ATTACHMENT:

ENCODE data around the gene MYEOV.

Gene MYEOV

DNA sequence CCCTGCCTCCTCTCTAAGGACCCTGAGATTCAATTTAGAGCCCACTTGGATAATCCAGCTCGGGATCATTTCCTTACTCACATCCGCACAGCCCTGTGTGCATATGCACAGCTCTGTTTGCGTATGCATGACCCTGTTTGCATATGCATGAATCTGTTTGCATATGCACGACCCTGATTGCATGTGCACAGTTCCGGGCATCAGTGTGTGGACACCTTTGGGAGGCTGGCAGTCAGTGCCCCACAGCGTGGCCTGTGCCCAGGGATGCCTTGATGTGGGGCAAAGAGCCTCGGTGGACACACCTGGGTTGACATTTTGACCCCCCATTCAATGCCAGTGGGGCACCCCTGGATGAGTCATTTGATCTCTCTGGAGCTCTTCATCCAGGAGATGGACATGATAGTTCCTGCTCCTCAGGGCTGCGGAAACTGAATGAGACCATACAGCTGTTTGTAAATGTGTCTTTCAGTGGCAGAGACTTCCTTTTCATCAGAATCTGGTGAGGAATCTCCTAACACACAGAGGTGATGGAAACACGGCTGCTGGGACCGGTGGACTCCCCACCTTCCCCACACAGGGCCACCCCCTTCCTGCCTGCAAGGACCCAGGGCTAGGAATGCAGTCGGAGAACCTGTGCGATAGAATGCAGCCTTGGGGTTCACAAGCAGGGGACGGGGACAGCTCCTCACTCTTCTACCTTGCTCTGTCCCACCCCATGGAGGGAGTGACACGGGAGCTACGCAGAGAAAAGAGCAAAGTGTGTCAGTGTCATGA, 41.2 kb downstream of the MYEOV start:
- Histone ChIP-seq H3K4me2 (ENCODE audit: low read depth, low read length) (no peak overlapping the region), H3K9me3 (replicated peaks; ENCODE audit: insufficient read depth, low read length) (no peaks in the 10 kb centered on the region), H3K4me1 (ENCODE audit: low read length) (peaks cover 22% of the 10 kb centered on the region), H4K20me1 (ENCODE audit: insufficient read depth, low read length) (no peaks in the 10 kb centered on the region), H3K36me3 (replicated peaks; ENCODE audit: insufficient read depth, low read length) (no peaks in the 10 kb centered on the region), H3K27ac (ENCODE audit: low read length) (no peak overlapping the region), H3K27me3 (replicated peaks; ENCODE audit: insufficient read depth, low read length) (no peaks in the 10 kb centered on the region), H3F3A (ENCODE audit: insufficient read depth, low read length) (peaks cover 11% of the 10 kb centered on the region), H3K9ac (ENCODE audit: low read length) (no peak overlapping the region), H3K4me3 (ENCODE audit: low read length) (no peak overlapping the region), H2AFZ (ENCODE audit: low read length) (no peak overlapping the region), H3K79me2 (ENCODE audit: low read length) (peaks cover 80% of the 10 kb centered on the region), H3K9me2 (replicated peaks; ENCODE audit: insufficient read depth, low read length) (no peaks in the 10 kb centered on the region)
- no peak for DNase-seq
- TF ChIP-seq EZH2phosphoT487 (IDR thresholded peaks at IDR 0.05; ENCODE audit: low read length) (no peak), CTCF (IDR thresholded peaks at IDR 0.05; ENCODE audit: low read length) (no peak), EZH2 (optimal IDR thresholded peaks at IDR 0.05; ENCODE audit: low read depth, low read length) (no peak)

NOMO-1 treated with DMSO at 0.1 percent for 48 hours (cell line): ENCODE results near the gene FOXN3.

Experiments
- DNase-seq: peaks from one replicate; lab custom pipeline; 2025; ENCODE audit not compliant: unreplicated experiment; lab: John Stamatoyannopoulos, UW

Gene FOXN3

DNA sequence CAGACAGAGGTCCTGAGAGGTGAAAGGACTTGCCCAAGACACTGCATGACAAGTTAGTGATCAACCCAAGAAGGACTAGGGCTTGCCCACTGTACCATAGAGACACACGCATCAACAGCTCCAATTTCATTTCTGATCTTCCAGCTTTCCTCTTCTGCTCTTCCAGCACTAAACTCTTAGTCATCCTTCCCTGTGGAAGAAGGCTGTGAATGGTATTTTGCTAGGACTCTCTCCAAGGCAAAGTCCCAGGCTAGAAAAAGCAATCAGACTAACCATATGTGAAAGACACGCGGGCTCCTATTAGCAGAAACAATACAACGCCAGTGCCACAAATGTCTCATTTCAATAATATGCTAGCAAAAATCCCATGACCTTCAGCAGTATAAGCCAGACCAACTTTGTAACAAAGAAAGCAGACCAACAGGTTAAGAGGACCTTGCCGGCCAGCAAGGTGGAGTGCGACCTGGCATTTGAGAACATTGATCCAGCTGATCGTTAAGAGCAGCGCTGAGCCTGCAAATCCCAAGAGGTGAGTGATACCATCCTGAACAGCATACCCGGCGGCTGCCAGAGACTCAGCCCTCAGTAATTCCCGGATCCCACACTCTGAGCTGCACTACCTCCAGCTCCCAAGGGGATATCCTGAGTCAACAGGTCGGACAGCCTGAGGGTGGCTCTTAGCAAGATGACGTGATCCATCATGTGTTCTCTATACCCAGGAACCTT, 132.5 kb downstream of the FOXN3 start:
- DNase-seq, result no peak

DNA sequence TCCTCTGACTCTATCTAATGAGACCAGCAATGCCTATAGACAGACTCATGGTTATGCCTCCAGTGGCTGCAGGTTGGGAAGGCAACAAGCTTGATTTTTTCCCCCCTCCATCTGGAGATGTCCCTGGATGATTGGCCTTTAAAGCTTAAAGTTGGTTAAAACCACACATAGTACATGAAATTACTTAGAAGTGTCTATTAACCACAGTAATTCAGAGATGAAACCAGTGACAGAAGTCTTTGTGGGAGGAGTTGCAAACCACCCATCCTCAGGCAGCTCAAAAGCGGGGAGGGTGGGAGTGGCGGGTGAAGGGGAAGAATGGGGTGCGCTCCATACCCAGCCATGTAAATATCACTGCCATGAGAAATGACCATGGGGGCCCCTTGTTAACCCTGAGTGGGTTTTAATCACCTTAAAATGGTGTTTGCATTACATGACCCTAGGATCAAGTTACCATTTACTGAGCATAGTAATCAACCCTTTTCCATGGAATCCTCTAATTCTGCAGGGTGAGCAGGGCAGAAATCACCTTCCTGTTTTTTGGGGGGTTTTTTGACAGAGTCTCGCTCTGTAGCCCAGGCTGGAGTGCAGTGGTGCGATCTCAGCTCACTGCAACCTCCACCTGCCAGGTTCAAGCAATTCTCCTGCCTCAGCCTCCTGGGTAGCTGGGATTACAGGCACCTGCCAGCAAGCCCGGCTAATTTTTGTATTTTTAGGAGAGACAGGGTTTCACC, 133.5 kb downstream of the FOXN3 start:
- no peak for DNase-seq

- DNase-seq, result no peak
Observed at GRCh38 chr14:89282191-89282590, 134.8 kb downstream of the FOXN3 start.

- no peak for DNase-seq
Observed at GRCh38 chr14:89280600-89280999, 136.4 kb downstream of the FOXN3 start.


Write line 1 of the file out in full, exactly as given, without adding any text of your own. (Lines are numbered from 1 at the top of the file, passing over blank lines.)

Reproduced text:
ENCODE data around the gene MYEOV.